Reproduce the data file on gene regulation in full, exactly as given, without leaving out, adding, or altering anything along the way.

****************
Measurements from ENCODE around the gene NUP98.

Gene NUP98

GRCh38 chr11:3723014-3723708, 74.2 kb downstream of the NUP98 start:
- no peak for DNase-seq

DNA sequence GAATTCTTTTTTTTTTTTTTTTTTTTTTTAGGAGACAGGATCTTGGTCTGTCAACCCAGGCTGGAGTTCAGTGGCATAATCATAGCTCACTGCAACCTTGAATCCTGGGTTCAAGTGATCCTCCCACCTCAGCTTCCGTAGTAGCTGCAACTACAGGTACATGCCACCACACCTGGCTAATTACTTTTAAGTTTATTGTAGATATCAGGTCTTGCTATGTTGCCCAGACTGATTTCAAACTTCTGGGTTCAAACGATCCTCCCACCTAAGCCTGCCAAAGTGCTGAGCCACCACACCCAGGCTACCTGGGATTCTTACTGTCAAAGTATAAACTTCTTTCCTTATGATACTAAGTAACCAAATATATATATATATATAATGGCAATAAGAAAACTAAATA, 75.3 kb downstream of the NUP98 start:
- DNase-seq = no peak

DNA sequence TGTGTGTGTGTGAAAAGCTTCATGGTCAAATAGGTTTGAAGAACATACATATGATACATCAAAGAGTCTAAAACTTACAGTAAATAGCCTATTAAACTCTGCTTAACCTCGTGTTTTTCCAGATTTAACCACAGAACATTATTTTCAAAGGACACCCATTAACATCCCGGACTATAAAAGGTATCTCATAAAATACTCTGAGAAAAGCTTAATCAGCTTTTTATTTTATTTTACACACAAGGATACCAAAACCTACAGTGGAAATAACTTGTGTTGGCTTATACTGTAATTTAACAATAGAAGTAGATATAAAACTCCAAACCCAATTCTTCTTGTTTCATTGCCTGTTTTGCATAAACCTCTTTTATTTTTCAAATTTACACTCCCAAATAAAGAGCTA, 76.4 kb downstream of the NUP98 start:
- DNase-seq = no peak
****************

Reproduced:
Measurements from ENCODE around the gene NUP98.

Gene NUP98

GRCh38 chr11:3723014-3723708, 74.2 kb downstream of the NUP98 start:
- no peak for DNase-seq

DNA sequence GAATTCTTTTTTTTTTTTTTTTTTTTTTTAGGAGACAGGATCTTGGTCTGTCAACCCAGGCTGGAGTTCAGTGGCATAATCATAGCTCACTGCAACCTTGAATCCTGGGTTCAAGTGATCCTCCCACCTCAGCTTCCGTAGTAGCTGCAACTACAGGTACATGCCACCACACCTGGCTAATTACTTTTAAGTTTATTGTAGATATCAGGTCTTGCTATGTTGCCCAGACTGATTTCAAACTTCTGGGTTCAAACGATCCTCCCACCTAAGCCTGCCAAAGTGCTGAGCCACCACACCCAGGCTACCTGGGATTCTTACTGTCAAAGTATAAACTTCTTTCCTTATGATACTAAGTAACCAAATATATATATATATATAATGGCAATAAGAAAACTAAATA, 75.3 kb downstream of the NUP98 start:
- DNase-seq = no peak

DNA sequence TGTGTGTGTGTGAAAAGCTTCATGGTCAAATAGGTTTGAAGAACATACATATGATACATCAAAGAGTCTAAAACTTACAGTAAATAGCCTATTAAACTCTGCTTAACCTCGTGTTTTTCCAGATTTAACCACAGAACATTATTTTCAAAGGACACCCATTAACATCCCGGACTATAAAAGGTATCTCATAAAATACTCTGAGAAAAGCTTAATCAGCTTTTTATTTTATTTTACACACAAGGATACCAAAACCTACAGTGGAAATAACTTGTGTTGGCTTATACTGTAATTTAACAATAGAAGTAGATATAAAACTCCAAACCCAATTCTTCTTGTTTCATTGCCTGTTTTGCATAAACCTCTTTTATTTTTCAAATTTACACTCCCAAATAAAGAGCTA, 76.4 kb downstream of the NUP98 start:
- DNase-seq = no peak